the 1950s. By 1960 . . . [i]ts annual investment outlays were 5.3 times 
larger than their 1947-49 level, and over 90 percent of its output went 
to the military. Synthetics (plastics and fibers) was another growth industry 
owning much of its development to military-related projects. Throughout the 
1950s and 1960s, military-related R&D, including space, accounted for 40 
to 50 percent of total public and private R&D spending and at least 85% 
of federal government share."</i> [Richard B. Du Boff, <b>Accumulation and 
Power</b>, pp. 103-4]
</blockquote><p>
Not only this, government spending on road building (initially justified
using defence concerns) also gave a massive boost to private capital 
(and, in the process, totally transformed America into a land fit for
car and oil corporations). The cumulative impact of the 1944, 1956 and 1968
Federal Highway Acts <i>"allowed $70 billion to be spent on the interstates
without [the money] passing through the congressional appropriations 
board."</i> The 1956 Act <i>"[i]n effect wrote into law the 1932 National
Highway Users Conference strategy of G[eneral] M[otors] chairman 
Alfred P. Sloan to channel gasoline and other motor vehicle-related
excise taxes into highway construction."</i> GM also illegally bought-up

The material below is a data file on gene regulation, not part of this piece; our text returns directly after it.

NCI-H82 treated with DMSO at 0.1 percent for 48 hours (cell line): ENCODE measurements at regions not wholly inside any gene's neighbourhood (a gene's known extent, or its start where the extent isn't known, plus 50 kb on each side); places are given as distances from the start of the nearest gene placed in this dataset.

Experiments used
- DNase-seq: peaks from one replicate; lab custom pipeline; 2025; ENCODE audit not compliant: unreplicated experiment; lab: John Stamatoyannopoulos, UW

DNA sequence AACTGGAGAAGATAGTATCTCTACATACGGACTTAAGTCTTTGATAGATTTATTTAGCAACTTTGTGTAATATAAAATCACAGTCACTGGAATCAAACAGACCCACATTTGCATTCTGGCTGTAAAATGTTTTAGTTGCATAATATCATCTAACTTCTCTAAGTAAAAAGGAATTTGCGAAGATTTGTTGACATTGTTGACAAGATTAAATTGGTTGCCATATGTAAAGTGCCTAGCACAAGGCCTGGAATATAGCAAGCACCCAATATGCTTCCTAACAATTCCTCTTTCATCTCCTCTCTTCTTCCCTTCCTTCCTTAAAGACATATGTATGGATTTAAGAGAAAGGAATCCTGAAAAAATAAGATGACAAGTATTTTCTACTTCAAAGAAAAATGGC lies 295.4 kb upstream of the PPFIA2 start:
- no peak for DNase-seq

and effectively destroyed public transit companies across America, so
reducing competition against private car ownership. The net effect of
this state intervention was that by 1963-66 <i>"one in every six business
enterprise was directly dependent on the manufacture, distribution,
servicing, and the use of motor vehicles."</i> The impact of this process
is still evident today -- both in terms of ecological destruction
and in the fact that automobile and oil companies are still dominate
the top twenty of the Fortune 500. [<b>Op. Cit.</b>, p. 102]
<p>
This system, which can be called military Keynesianism, has three advantages
over socially-based state intervention. Firstly, unlike social programmes, 
military intervention does not improve the situation (and thus, hopes) 
of the majority, who can continue to be marginalised by the system, 
suffer the discipline of the labour market and feel the threat of
unemployment. Secondly, it acts likes welfare for the rich, ensuring 
that while the many are subject to market forces, the few can escape 
that fate - while singing the praises of the "free market". And, thirdly,
it does not compete with private capital.
<p>
Because of the connection between militarism and imperialism, it was
natural after World War II that America should become the world's leading
military state at the same time that it was becoming the world's leading
economic power, and that strong ties developed between government,
business, and the armed forces. American "military capitalism" is
described in detail below, but the remarks also apply to a number of
other "advanced" capitalist states.
<p>
In his farewell address, President Eisenhower warned of the danger posed to
individual liberties and democratic processes by the <i><b>"military-industrial
complex,"</i></b> which might, he cautioned, seek to keep the economy in a 
state of continual war-readiness simply because it is good business. This echoed
the warning which had been made earlier by sociologist C. Wright Mills (in